As often is the case, the beneficial effects expected from rationally developed biological therapies, such as blockade of CD40 or CD40L, are not as readily demonstrable and obvious as desired. Nevertheless, as long as the underlying reasoning and experimental evidence are solid, such studies must continue until a safe blocker is identified, the correct dose and appropriate administration regimens are defined, and adopted in carefully designed multicentre protocols that include large numbers of properly selected patients. Only after their completion will it be possible to conclude how effective therapy based on disruption of CD40/CD40L costimulation is, and how well it compares with other biological therapies targeting proinflammatory cytokines, adhesion and homing molecules, or alternate costimulatory pathways.
Disruption of CD40/CD40L interactions may offer therapeutic benefits by interrupting immune-immune and immune-non-immune cell interactions that sustain inflammation.
Blockade of CD40 signalling with monoclonal antibodies has been shown to prevent or improve colitis in several animal models of IBD.
Various monoclonal antibodies against CD40 and CD40L are undergoing clinical trails to test their potential clinical benefits in patients with IBD and other autoimmune diseases.
SUMMARY AND CONCLUSIONS
Many different types of immune and non-immune cells are involved in IBD pathogenesis, and they communicate with each other utilising a variety of stimulatory and costimulatory pathways. Among these, the CD40/CD40L costimulatory pathway is of particular interest because of its diffuse distribution, potency, and variety of actions.
Interactions between CD40 and CD40L expressing cells impact on multiple biological phenomena directly relevant to intestinal inflammation, including antibody production, activation of macrophages and dendritic cells, production of proinflammatory cytokines, chemokines, prostaglandins, proteolytic enzymes, and NO, and upregulation of adhesion molecules.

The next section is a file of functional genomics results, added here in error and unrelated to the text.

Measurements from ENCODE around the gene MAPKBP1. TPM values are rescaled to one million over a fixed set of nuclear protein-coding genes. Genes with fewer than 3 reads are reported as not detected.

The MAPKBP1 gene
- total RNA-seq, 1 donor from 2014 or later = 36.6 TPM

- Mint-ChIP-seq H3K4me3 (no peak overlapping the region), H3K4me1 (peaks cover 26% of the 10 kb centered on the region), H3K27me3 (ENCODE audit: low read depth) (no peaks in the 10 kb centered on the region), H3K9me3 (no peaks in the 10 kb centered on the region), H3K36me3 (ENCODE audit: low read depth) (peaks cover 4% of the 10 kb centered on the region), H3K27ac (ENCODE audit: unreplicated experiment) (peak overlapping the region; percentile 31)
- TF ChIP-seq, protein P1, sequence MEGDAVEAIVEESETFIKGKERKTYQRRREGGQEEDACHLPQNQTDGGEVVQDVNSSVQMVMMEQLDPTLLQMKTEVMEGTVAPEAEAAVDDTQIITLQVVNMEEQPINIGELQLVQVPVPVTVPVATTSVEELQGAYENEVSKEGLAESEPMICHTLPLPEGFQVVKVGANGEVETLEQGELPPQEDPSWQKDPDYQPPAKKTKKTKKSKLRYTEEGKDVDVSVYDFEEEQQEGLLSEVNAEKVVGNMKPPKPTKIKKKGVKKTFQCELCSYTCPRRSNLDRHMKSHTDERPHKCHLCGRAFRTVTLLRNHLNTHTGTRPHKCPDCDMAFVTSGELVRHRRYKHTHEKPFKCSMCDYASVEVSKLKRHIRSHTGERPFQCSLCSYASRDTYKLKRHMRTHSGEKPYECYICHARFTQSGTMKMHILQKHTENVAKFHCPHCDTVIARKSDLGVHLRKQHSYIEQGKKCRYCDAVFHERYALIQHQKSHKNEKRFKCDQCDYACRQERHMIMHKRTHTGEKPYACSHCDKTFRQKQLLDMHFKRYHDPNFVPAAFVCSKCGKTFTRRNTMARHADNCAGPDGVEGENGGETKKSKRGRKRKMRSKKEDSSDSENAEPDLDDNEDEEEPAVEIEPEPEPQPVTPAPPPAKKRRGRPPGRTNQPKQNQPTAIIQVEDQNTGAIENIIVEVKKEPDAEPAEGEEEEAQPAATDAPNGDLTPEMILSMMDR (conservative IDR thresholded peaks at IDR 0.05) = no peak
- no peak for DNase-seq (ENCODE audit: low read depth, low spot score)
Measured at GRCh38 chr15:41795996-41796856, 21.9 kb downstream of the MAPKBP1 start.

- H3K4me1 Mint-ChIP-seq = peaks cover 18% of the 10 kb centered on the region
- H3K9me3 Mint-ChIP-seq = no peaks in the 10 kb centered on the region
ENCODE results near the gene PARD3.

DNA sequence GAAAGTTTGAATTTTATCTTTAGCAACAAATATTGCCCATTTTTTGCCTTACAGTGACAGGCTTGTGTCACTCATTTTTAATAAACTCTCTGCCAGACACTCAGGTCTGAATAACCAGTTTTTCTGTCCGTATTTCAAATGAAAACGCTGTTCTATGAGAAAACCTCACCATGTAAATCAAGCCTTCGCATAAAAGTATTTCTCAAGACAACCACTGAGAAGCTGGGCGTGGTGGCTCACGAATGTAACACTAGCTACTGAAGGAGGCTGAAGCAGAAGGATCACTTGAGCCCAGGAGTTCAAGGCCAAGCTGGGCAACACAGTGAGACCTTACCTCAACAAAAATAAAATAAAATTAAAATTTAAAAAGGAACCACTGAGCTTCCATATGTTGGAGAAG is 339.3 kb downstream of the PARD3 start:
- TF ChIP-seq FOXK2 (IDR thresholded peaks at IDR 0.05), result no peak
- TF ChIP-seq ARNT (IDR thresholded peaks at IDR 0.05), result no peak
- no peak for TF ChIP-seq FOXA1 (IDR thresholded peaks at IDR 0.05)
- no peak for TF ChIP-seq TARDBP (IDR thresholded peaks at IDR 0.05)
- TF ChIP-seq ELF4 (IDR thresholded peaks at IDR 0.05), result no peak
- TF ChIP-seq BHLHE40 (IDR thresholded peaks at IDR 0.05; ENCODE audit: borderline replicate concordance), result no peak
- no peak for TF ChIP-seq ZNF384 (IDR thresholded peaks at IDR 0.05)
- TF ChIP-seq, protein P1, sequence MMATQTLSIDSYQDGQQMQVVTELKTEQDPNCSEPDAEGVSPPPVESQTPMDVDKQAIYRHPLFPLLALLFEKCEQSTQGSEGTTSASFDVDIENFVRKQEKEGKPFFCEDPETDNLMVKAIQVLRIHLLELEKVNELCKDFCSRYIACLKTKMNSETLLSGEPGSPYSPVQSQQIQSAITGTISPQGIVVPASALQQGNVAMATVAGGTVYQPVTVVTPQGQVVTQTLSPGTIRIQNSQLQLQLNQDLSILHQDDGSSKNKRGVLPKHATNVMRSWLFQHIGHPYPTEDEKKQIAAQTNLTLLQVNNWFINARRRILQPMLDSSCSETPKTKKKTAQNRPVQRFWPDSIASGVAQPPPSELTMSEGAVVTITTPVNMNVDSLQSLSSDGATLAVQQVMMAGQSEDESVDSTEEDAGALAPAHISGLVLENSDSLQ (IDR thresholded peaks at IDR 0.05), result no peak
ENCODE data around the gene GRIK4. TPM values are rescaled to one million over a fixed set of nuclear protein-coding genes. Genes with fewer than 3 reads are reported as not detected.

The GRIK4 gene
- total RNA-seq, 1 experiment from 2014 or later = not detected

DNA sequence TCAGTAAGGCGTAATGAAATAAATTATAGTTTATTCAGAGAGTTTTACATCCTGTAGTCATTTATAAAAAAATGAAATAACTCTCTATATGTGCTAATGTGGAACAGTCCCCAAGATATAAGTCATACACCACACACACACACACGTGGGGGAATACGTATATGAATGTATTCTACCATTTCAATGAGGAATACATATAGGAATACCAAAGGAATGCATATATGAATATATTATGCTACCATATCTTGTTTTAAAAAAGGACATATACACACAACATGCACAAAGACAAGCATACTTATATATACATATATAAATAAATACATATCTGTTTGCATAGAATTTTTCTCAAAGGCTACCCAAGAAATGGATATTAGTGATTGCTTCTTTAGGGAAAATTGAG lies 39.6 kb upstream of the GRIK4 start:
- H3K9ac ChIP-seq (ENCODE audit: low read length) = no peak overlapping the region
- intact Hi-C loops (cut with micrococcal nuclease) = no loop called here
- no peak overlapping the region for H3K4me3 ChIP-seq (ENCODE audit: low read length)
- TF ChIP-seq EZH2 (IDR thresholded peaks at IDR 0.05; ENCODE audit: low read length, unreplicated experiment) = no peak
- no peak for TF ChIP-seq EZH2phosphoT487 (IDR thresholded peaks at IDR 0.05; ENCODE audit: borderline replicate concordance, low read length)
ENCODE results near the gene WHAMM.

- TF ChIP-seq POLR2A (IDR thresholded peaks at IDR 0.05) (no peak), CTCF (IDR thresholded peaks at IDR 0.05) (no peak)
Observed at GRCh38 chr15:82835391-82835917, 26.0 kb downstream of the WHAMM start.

There is objective evidence that the CD40/CD40L costimulatory pathway is activated in IBD tissue, as demonstrated by a marked increase in the number of cells expressing high levels of CD40 and CD40L, and the presence of elevated levels of sCD40L in the circulation of IBD patients.
The contact of CD40L+ T cells and CD40L+ platelets with CD40+ mesenchymal and endothelial cells results in enhanced production of chemokines and expression of adhesion molecules that lead to the recruitment of more T cells which may become activated in the inflamed mucosa, express CD40L de novo, and induce further chemokine production, creating a vicious cycle of cell interactions that promote chronic intestinal inflammation.
Based on presently available evidence, blockade of CD40/CD40L interactions may provide therapeutic benefits to IBD patients. This is strongly supported by the clinical and histological improvement observed in various animal models of experimental colitis treated with CD40L antibodies. Monoclonal antibodies against CD40 and CD40L are available for use in humans with IBD and several other autoimmune and chronic inflammatory conditions. The results of ongoing and future clinical trials will define the value of blocking the CD40 pathway within the expanding armamentarium of biological therapies for IBD.
This work was supported by grants from the Crohn’s & Colitis Foundation of America, Inc., to SD, and the National Institutes of Health to CF (DK30399 and DK50984).